The Stevens scientists extended the utility of HL to create gaps with results comparable to laborious serial fabrication techniques such as electron beam lithography or focused ion beam milling. Besides being a simpler and more cost-effective production method, their technique does not require a clean room and currently achieves 90% uniformity in the array pattern. Therefore, these innovations provide the foundation for making high-quality, large-scale arrays at a greater speed and lower cost than previously realizable.
"This research project provided me with an opportunity to become an expert with the HL technique," says Xi Zhang, the first author of the Nano Letters article and a PhD candidate. Xi and her fellow students are now measuring the surface enhanced Raman scattering (SERS) effects that result from these arrays and continue to improve the uniformity of the arrays during fabrication. "We just got some excellent results from first SERS experiment, and certainly there are more papers to follow up," she says.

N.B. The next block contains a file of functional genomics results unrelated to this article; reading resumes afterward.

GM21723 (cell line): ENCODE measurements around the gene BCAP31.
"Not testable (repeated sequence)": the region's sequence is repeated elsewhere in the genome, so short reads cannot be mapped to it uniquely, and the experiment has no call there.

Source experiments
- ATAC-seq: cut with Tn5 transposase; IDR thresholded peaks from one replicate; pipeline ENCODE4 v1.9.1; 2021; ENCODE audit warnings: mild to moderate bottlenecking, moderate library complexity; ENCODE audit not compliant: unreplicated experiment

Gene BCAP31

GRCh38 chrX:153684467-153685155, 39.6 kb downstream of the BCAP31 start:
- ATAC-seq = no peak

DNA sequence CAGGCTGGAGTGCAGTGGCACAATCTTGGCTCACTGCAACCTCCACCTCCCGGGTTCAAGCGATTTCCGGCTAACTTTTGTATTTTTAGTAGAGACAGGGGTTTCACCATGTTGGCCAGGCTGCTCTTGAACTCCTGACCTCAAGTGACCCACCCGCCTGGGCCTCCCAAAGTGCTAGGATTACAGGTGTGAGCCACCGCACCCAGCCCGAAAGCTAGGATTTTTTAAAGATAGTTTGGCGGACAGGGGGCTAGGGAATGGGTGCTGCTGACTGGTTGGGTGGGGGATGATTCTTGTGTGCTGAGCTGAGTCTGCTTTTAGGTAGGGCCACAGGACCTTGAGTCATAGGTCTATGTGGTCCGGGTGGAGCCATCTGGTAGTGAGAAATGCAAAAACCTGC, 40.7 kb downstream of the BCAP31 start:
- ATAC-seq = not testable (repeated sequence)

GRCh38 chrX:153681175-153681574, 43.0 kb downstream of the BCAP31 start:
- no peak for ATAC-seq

Dr. Strauf is Director of the NanoPhotonics Laboratory (NPL) at Stevens, where he oversees cutting-edge research in the fields of solid-state nanophotonics and nanoelectronics. Research at the lab includes the development of fabrication methods for nanoscale materials and quantum device applications. Recent NPL projects have resulted in papers published on quantum dots and graphene. The lab has received project funding from the Air Force Office of Scientific Research and two National Science Foundation instrumentation grants. Dr. Strauf is also the recipient of the p
|Contact: Christine del Rosario|
Stevens Institute of Technology